TodayHello wrote: ...The Banks are smarter than you - they have floors full of people whose job it is to read Mark77 posts...
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calgaryacct wrote: Is the Canadian Market Falling apart:-

http://www.cnbc.com/id/100725735
Is that "price to rent" chart accurate? Looks a bit exaggerated to me. When I've run the 'math', I get a P/E ratio ("E" being after-tax, with all depreciation items, etc., removed) in the 35 range. The chart, by claiming strict "price to rent", is claiming something much worse.

Still, not a bad article overall.
TodayHello wrote: ...The Banks are smarter than you - they have floors full of people whose job it is to read Mark77 posts...
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Jun 28, 2007
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Mark77 wrote: Is that "price to rent" chart accurate? Looks a bit exaggerated to me. When I've run the 'math', I get a P/E ratio ("E" being after-tax, with all depreciation items, etc., removed) in the 35 range. The chart, by claiming strict "price to rent", is claiming something much worse.

Still, not a bad article overall.
I'd be interested to know what sources of data you are using in your math? Specifically what earnings/rent series are you using to compare to prices? What geography? What time frame is your comparison based on?

In fact, it would be acceptable if you just provided us a chart or table of your mathematical analysis since you've already done it. Thanks.
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gomyone wrote: I'd be interested to know what sources of data you are using in your math? Specifically what earnings/rent series are you using to compare to prices? What geography? What time frame is your comparison based on?
http://www.statcan.gc.ca/tables-tableau ... 8a-eng.htm

$70k average Canadian household income. Average Canadian house price ~$400k. 1/3rd of pre-tax income, tops, for housing expense (imputed or actual). So average of $23k available for housing, figure $4k/year for utilities leaves around $19k/year average available for rent.

A $400k housing unit using the 1% rule for depreciation pulls that $19k by $400 down to $15k. Figure another $3k in insurance/property taxes, down to $12k.

$12k / $400k ~= 33X earnings pre-tax. Tax on $12k @ 32% for a landlord ~= another 2-3k Which pretty much matches the chart (all rough numbers of course).

Except, as I pointed out earlier, "the chart" is stating a 35X rent to house price multiple, "rent" generally being a term for raw cashflow (or EBITDA if you want to use stock terminology), rather than 'earnings' (which is when you include all items).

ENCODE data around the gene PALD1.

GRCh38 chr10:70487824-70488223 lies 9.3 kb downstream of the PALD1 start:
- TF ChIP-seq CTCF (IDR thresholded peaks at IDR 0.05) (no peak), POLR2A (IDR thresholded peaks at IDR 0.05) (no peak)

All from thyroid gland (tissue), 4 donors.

That's Canada-wide of course, but the cities quoted, that converge at 35X make up a pretty large amount of Canada. Multiples in depressed and/or rural areas aren't nearly as bad, but then we have Vancouver at a quoted 60X for the chart.

The point of my post, of course, was to state a belief that I believe the chart slightly exaggerates just how bad things are in Canada. Still pretty bad though.
TodayHello wrote: ...The Banks are smarter than you - they have floors full of people whose job it is to read Mark77 posts...
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RedRyder wrote: http://www.cbc.ca/news/business/story/2 ... ntals.html

Toronto Condo rents rise 10% in 2 years as rental demand outpaces sales.
A good sign for the bulls, but given the avalanche of new supply, how much longer can that be maintained??

Also given the deluge of brand-new, un-depreciated supply in the marketplace (especially with ancillaries such as gyms, saunas, concierges, and similar being present in many of the new build high-rises), the rents may very well be expected to naturally rise along with a rising quality in the overall rental stock. This doesn't mean that an existing unit is necessarily rent-able for 10% more than 2 years previous.
TodayHello wrote: ...The Banks are smarter than you - they have floors full of people whose job it is to read Mark77 posts...
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Dec 10, 2008
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1% rule for depreciation? LOL

Tell that to the homes that are 50 years old and still command a higher asking price than new spec houses. Unless of course you mean 1% for maintenance, at which point I'd mention that I don't know many people who are spending $4k+/yr to maintain their homes.
Let's hug it out